The "Akha" Top-Lit Updraft (TLUD) Gasifier Cookstove

Published: 26 July 2021
Last edited: 26 July 2021

A TLUD is a simple gasifier that is composed of a vertical tube that is filled with small pieces of wood, or densified biomass like pellets, balls or small briquettes. This is called a 'fuel bed.' It is ignited at the top, and underfed with primary air from a grate at the bottom. The ignition front travels down through the fuel by radiating heat into the raw fuel, drying it, and initiating pyrolysis. Released volatiles are ignited by the flame. The reaction is sometimes called a “migratory flaming pyrolytic front” (MFPF). Residual char is left on top of the fuel bed as the MFPF moves down.   

 

The burning volatiles create an orange gas flame for cooking.  Once pyrolysis is completed, the orange flame goes out, and the left-over char is colleded and smothered, or quenched with water.

 

We needed the "Akha," a culturally-appropriate TLUD for Bangladesh.  It had to be made locally, study, and made with with as little (imported) metal as possible.  Because of its heavy construction, it has a hinged grate for removing the char.  To protect the Akha for free use, an there is an open-access patent.  The current version of the Akha is a prototype being evaluated for acceptance, and obvious improvements can be made.

Classifications

Category
Education, training and other capacity development activities
Sustainable livelihoods
Technical interventions and infrastructure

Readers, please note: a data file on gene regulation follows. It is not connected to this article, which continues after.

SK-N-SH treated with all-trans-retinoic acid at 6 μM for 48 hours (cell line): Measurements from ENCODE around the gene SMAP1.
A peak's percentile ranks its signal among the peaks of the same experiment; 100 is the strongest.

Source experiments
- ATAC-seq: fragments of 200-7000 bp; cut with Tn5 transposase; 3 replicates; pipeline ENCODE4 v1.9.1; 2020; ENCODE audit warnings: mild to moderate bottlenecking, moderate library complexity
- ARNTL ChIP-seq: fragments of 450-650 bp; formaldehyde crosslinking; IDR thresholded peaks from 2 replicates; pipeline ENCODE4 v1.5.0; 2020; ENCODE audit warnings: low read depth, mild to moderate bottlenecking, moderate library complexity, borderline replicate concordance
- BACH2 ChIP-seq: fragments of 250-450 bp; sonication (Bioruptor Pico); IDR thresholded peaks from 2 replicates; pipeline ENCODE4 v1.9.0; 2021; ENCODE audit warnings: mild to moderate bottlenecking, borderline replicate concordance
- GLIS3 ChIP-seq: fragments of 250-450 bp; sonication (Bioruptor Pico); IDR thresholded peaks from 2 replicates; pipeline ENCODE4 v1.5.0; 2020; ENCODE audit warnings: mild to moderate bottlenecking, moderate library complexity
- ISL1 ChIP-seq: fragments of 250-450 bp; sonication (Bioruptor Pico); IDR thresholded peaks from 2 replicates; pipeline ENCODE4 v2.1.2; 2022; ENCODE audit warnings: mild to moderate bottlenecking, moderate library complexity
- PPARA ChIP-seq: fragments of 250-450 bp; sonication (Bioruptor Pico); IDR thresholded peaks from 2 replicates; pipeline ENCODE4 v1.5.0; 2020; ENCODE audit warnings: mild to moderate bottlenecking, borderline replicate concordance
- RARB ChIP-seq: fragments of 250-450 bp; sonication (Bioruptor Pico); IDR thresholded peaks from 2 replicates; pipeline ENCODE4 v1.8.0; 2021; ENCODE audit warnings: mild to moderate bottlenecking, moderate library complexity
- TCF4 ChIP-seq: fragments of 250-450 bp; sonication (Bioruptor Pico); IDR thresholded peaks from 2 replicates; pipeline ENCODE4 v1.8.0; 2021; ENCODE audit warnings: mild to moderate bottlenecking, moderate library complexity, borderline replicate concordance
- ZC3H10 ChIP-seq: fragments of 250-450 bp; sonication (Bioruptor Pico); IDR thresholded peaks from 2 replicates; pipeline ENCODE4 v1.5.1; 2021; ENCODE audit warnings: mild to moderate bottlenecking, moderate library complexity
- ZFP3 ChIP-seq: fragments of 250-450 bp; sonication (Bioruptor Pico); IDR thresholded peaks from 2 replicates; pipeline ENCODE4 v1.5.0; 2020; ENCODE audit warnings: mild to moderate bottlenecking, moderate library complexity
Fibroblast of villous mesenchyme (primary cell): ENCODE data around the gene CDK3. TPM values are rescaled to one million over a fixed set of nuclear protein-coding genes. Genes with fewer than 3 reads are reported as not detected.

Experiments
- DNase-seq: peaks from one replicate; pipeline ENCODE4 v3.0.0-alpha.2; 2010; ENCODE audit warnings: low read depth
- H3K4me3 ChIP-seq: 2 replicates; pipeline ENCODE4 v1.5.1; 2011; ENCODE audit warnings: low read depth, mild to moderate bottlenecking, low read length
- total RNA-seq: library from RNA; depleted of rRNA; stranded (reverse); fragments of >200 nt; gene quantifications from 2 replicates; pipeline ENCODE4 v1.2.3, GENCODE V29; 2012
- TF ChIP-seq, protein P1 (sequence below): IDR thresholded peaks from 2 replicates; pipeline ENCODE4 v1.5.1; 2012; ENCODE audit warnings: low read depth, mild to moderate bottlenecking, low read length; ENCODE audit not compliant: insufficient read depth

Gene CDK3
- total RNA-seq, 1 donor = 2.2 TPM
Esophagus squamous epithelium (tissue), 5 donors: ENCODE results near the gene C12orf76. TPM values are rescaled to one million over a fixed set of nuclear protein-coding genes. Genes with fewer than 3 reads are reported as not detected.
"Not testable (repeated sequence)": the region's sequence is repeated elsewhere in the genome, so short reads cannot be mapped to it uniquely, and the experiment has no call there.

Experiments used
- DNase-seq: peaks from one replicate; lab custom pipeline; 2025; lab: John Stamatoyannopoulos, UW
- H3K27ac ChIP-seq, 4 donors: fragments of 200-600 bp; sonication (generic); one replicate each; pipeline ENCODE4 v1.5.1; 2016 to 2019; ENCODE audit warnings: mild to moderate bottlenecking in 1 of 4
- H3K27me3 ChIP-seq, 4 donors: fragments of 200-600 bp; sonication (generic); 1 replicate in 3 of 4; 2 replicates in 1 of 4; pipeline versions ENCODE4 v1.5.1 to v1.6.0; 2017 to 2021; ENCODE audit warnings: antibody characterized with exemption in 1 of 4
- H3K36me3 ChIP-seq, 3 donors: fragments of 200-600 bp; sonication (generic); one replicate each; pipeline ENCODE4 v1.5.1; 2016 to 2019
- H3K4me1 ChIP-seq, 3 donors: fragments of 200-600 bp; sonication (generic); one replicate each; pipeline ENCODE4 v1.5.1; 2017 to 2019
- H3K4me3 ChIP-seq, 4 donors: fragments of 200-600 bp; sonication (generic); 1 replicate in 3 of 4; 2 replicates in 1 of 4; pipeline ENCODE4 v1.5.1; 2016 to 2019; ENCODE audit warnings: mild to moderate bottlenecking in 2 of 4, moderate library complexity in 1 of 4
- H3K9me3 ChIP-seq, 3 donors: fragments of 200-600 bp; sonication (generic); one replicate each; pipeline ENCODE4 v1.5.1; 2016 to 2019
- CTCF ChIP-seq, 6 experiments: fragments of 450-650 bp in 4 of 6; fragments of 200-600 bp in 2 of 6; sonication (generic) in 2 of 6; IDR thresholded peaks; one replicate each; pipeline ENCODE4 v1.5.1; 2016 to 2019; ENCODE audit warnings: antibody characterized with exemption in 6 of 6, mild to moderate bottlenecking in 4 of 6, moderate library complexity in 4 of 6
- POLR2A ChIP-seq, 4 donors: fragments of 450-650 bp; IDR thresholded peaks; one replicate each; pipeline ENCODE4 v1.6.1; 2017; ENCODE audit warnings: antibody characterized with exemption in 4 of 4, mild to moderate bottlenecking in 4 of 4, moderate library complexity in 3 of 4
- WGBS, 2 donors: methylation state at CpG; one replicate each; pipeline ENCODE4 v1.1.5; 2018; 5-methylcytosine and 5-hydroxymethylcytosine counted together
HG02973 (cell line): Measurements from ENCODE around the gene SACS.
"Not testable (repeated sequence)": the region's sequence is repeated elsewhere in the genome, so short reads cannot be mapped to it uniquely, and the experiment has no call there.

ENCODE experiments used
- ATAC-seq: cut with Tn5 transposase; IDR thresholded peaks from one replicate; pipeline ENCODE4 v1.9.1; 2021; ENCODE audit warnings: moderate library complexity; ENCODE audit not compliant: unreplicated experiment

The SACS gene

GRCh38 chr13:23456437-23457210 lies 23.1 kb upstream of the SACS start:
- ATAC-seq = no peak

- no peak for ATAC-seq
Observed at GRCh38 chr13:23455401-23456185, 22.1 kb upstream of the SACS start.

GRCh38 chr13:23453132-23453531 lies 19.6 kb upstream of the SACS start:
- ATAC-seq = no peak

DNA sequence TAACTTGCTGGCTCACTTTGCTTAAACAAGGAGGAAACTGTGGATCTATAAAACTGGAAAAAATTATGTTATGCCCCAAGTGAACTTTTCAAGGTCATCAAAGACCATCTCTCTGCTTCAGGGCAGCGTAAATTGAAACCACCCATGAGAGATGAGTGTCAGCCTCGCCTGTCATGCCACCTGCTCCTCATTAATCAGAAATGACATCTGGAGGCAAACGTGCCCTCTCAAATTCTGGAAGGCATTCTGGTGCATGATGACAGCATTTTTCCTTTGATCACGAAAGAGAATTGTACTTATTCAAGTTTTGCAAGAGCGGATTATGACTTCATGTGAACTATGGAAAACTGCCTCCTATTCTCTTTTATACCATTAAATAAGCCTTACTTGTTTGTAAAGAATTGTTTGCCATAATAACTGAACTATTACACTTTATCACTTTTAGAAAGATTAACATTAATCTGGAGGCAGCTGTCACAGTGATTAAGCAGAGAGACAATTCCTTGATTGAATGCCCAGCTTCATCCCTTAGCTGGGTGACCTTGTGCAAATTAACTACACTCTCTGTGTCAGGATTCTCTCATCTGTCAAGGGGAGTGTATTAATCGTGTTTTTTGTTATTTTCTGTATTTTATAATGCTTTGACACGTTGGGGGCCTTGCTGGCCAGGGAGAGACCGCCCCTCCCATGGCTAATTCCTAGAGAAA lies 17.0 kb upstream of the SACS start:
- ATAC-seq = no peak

Scale of implementation
National
Phase of solution
Implementation
Monitoring
Documentation and dissemination of results

Enabling factors

For the Akha to be successful, it has to:

  1. have very low emissions of smoke
  2. be easy to operate and burn reliably without going out
  3. make char for use as biochar or as charcoal.
  4. burn less fuel than a traditional stove (even when the char is unburned)

Making char may be the critical enabling feature for Akha acceptance.

 

 

Lessons learned

The main lesson learned was that the Akha was well accepted by the women who were well trained in its use.  We already knew the main limitations of a TLUD:

  1. It does not burn loose biomass, so traditional stoves will be saved for that purpose.
  2. It takes time to size woody fuel into small pieces, however, producing fuel for TLUDs may become some's livilhood.
  3. It does not burn wet fuel.
  4. It is batch-loaded with fuel rather than continuously stoked, to for long cooking times it will have to br reloaded.
  5. Women have to the trained on how to prepare fuel, and operate a TLUD.

 

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